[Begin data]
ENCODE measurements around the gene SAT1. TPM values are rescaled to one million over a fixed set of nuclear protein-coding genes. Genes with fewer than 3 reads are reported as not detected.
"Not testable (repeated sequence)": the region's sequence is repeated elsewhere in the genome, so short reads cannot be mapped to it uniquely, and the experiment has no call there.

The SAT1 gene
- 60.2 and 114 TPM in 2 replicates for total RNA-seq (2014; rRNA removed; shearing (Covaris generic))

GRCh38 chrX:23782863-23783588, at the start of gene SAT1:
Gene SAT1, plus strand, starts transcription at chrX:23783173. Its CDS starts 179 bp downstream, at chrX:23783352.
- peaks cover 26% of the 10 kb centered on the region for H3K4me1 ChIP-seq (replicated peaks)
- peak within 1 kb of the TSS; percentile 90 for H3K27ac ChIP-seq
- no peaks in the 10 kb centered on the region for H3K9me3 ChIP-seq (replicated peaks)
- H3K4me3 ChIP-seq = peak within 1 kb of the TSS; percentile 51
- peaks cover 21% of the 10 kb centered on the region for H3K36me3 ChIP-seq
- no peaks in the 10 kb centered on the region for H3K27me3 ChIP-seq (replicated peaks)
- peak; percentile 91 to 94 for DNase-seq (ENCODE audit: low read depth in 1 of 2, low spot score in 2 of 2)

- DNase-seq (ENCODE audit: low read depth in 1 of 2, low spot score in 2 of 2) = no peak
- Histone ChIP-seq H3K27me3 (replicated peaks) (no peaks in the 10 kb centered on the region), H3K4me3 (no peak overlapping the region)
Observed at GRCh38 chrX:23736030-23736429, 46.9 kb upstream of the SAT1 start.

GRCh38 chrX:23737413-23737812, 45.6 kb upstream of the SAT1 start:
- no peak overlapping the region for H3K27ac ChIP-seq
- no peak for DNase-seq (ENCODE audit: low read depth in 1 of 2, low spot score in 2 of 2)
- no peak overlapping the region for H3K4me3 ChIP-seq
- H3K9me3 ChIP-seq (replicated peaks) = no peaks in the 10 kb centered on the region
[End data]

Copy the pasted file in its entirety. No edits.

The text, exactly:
ENCODE measurements around the gene SAT1. TPM values are rescaled to one million over a fixed set of nuclear protein-coding genes. Genes with fewer than 3 reads are reported as not detected.
"Not testable (repeated sequence)": the region's sequence is repeated elsewhere in the genome, so short reads cannot be mapped to it uniquely, and the experiment has no call there.

The SAT1 gene
- 60.2 and 114 TPM in 2 replicates for total RNA-seq (2014; rRNA removed; shearing (Covaris generic))

GRCh38 chrX:23782863-23783588, at the start of gene SAT1:
Gene SAT1, plus strand, starts transcription at chrX:23783173. Its CDS starts 179 bp downstream, at chrX:23783352.
- peaks cover 26% of the 10 kb centered on the region for H3K4me1 ChIP-seq (replicated peaks)
- peak within 1 kb of the TSS; percentile 90 for H3K27ac ChIP-seq
- no peaks in the 10 kb centered on the region for H3K9me3 ChIP-seq (replicated peaks)
- H3K4me3 ChIP-seq = peak within 1 kb of the TSS; percentile 51
- peaks cover 21% of the 10 kb centered on the region for H3K36me3 ChIP-seq
- no peaks in the 10 kb centered on the region for H3K27me3 ChIP-seq (replicated peaks)
- peak; percentile 91 to 94 for DNase-seq (ENCODE audit: low read depth in 1 of 2, low spot score in 2 of 2)

- DNase-seq (ENCODE audit: low read depth in 1 of 2, low spot score in 2 of 2) = no peak
- Histone ChIP-seq H3K27me3 (replicated peaks) (no peaks in the 10 kb centered on the region), H3K4me3 (no peak overlapping the region)
Observed at GRCh38 chrX:23736030-23736429, 46.9 kb upstream of the SAT1 start.

GRCh38 chrX:23737413-23737812, 45.6 kb upstream of the SAT1 start:
- no peak overlapping the region for H3K27ac ChIP-seq
- no peak for DNase-seq (ENCODE audit: low read depth in 1 of 2, low spot score in 2 of 2)
- no peak overlapping the region for H3K4me3 ChIP-seq
- H3K9me3 ChIP-seq (replicated peaks) = no peaks in the 10 kb centered on the region